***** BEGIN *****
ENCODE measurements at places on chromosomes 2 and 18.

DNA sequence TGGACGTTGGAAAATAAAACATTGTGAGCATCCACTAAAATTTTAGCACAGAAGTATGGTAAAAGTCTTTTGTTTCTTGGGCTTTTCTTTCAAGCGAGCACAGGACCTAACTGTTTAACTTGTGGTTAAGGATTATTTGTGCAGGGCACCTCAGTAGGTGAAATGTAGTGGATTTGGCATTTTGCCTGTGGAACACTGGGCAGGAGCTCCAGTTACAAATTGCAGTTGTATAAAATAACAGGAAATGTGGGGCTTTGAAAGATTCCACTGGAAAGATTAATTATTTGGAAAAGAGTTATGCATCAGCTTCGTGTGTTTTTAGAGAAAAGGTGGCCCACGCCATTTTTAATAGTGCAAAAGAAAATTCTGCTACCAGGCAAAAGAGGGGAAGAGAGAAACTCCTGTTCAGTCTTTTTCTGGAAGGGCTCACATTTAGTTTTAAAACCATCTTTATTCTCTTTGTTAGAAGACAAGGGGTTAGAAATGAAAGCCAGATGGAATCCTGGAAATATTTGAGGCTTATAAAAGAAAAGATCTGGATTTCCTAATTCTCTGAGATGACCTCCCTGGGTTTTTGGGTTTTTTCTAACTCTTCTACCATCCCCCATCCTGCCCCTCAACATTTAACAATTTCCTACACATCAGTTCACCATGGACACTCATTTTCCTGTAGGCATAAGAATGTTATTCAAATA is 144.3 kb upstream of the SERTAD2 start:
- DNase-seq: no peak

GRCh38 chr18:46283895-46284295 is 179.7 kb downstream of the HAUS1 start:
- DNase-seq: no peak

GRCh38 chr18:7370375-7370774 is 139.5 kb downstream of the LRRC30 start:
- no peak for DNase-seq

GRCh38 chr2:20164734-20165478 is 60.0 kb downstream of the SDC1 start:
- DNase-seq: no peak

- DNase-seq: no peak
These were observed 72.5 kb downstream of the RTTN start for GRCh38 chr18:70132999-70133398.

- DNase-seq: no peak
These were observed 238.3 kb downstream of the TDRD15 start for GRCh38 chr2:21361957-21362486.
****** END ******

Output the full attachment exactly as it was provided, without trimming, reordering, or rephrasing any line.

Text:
ENCODE measurements at places on chromosomes 2 and 18.

DNA sequence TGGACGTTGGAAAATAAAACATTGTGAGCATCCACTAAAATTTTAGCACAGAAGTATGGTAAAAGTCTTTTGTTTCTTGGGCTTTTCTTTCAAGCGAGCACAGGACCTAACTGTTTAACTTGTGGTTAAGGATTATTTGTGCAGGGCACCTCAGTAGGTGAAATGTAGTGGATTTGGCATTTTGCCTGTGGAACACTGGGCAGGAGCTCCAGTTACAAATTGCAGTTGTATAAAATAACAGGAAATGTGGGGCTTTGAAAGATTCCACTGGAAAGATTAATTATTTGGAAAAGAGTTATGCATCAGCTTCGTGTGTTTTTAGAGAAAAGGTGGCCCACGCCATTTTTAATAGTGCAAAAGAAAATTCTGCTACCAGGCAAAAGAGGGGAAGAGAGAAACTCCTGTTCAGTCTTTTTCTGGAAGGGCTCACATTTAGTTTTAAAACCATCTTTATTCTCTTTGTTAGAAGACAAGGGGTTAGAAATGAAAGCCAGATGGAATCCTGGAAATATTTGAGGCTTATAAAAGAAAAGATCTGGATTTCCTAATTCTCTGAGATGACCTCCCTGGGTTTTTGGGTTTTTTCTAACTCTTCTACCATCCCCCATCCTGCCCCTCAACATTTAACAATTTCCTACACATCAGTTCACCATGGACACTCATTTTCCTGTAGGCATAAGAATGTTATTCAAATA is 144.3 kb upstream of the SERTAD2 start:
- DNase-seq: no peak

GRCh38 chr18:46283895-46284295 is 179.7 kb downstream of the HAUS1 start:
- DNase-seq: no peak

GRCh38 chr18:7370375-7370774 is 139.5 kb downstream of the LRRC30 start:
- no peak for DNase-seq

GRCh38 chr2:20164734-20165478 is 60.0 kb downstream of the SDC1 start:
- DNase-seq: no peak

- DNase-seq: no peak
These were observed 72.5 kb downstream of the RTTN start for GRCh38 chr18:70132999-70133398.

- DNase-seq: no peak
These were observed 238.3 kb downstream of the TDRD15 start for GRCh38 chr2:21361957-21362486.